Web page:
Katharine Dowson studied sculpture at Camberwell College of Art before doing her MA at the Royal College of Art, where she won the 1900 Princess of Wales Scholarship. She has now gained international recognition, her work exhibited in London, the United States, Brazil and Asia. She has been collected by the Bill and Melinda Gates foundation, The Wellcome Trust, The Arts Council Collection, Cultura Englesa Brazil, The Institute of Neuroscience Newcastle University amongst others and also by numerous private collectors. Charles Saatchi brought her work and she is included Shark Infested Waters, Saatchi Collection of British Art in the 90's.
Dowson has exhibited in ground breaking inter-disciplinary shows that investigate the intersections between science, art and medicine. These include Spectacular Bodies, A History of Anatomical Art from Leonardo to Now at the Haywood Gallery London, Head On: Art with the Brain in Mind at the Science Museum London and Brains: Mind as Matter at The Wellcome Collection. Her most recent work has involved close interaction with the international scientific community to showcase the latest scientific innovation and discoveries through an artistic medium. In 2014 Katharine was one of 30 artists world-wide to be commissioned by the Bill and Melinda Gates Foundation for the project ‘Art of Saving a Life’, to celebrate the World Health Authorities 40 years of mass immunisation. In 2015 she was the first artist to exhibit in Oxford University’s Chemistry Department with her solo show Sculpting Science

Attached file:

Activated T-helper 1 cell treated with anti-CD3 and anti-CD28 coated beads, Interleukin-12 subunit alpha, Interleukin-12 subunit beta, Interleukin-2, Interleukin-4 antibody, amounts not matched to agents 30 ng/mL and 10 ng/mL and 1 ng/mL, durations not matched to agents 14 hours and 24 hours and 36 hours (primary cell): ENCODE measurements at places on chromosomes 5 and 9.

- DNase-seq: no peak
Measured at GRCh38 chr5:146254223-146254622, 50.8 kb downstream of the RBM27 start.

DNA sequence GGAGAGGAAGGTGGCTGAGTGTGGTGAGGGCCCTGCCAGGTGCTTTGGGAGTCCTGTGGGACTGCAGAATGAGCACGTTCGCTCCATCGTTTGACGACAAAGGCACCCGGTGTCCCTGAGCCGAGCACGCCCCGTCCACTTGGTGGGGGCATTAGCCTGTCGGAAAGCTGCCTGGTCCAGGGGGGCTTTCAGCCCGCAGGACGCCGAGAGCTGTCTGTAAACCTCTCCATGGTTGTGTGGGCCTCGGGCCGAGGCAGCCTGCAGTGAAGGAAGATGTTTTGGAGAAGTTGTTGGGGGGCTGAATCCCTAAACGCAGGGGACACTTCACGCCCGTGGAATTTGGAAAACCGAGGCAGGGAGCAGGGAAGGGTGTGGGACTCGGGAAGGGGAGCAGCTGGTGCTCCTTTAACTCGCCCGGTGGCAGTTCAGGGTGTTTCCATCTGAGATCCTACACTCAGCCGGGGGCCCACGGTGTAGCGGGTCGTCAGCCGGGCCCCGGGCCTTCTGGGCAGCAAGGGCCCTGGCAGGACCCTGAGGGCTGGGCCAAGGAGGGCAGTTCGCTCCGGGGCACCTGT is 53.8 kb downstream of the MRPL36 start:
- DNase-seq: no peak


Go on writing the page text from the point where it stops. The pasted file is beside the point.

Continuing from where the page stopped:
Dowson is fascinated by the properties of the eye, which allow adjustment to changes in the direction of light. She has combined this with her interest in the mind’s ability to adapt and mould itself in the creative process. For her, glass is a membrane; it has a life of its own; it moulds itself into objects thus evoking memory’s processes of impression and recall, replication and change. She constructs forms that rely both on transparency and translucency, using materials that allow light to pass through, playing with the opposing qualities of clarity and distortion, with which both cast objects and those seen through lenses may be distinguished. Through the manipulation of glass, lenses and light, she infuses notions of inner and outer worlds; of what is opaque, or hidden from view in contrast to that which is clear or illuminated.